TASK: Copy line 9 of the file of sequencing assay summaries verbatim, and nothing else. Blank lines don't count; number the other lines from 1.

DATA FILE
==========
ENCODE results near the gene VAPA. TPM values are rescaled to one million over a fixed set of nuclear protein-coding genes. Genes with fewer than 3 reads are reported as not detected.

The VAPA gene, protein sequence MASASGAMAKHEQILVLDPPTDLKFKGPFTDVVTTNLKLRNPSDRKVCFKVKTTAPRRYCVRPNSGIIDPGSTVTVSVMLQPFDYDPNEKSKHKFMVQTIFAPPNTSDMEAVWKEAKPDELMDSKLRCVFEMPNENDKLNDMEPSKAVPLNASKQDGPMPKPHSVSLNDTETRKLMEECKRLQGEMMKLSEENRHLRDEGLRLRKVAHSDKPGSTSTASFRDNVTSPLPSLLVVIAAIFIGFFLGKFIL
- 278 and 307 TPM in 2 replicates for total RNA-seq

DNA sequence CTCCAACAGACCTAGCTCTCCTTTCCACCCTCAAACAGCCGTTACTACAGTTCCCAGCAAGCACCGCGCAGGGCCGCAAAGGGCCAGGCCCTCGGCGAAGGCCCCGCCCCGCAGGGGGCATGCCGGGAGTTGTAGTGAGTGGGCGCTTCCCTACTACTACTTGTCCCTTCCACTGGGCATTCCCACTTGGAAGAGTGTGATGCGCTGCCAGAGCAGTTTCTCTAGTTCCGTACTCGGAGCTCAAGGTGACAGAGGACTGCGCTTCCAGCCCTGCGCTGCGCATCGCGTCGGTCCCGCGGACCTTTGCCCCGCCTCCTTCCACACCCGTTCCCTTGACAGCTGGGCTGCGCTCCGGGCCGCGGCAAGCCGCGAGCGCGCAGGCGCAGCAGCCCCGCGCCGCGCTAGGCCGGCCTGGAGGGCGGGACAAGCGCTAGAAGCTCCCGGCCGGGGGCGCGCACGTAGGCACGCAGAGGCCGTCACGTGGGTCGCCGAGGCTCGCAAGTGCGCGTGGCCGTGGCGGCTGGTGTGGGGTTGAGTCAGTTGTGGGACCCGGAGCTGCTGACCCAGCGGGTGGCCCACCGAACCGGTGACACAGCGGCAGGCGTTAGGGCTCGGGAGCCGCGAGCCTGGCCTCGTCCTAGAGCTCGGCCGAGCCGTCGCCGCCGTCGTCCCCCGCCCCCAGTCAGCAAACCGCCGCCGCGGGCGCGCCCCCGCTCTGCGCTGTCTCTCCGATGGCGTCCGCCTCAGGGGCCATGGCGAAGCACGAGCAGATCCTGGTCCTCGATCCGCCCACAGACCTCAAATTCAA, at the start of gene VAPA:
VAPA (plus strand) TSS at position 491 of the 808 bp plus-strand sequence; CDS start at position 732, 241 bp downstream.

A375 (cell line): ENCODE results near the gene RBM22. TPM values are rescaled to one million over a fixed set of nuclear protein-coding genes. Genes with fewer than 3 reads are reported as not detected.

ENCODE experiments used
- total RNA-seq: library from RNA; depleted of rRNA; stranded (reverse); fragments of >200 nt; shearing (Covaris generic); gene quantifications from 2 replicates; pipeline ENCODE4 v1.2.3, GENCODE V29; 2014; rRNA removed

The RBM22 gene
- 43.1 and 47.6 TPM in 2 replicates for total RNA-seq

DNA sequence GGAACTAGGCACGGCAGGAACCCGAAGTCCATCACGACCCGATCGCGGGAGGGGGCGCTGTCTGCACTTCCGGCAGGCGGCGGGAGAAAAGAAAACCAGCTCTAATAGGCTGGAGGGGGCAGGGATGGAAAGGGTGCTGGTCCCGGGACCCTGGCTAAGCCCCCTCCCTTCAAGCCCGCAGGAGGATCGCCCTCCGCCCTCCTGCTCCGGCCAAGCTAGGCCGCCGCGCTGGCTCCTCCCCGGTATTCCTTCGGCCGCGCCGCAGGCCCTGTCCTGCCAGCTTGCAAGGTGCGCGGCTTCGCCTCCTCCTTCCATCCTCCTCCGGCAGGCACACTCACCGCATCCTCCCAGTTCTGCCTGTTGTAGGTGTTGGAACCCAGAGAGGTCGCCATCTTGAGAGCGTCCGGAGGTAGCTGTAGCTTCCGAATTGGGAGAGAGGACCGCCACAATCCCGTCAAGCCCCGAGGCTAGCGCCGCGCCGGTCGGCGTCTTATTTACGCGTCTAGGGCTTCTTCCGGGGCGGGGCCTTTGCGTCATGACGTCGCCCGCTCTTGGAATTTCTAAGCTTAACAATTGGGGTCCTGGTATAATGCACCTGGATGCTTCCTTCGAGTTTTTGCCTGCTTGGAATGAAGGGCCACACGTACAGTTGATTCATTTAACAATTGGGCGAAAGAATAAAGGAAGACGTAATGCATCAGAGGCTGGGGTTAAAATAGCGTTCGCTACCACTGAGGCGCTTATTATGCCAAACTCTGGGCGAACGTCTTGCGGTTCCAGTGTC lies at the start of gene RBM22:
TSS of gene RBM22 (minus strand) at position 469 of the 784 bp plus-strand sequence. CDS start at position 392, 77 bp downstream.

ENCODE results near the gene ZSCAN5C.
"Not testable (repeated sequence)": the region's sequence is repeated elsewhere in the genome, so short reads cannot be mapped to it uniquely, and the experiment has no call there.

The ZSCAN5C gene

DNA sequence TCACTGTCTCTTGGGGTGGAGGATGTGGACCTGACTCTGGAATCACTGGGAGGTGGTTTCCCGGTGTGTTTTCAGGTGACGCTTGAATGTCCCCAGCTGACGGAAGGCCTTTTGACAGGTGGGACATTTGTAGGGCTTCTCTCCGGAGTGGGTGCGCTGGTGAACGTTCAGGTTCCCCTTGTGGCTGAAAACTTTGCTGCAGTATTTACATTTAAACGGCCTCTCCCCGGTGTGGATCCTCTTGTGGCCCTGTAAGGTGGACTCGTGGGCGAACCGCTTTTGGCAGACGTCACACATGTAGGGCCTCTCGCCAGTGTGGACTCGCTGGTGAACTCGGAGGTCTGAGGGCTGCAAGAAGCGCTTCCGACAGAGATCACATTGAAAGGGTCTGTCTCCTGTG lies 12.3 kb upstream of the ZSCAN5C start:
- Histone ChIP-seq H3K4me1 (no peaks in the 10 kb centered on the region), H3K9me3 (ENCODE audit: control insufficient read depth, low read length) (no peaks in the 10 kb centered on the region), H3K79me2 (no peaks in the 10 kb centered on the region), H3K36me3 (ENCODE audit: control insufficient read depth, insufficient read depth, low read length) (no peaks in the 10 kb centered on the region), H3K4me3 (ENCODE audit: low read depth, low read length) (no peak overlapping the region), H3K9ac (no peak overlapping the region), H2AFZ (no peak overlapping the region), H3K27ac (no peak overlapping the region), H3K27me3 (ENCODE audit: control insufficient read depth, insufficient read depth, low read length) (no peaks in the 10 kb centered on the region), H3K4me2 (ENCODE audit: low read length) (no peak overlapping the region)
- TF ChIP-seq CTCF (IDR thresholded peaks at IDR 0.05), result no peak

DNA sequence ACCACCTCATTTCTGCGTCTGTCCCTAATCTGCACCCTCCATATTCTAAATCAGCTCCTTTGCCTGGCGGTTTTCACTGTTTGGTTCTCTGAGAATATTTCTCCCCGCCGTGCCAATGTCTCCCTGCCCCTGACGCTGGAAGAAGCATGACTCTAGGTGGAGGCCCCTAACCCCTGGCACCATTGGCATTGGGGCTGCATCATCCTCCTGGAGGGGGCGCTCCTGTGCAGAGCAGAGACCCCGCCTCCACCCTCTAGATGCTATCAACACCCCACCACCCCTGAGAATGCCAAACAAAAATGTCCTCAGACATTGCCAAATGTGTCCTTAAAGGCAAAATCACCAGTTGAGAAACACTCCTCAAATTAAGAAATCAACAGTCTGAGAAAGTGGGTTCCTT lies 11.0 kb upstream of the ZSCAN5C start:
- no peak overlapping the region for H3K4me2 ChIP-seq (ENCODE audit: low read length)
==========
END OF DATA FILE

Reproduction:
The RBM22 gene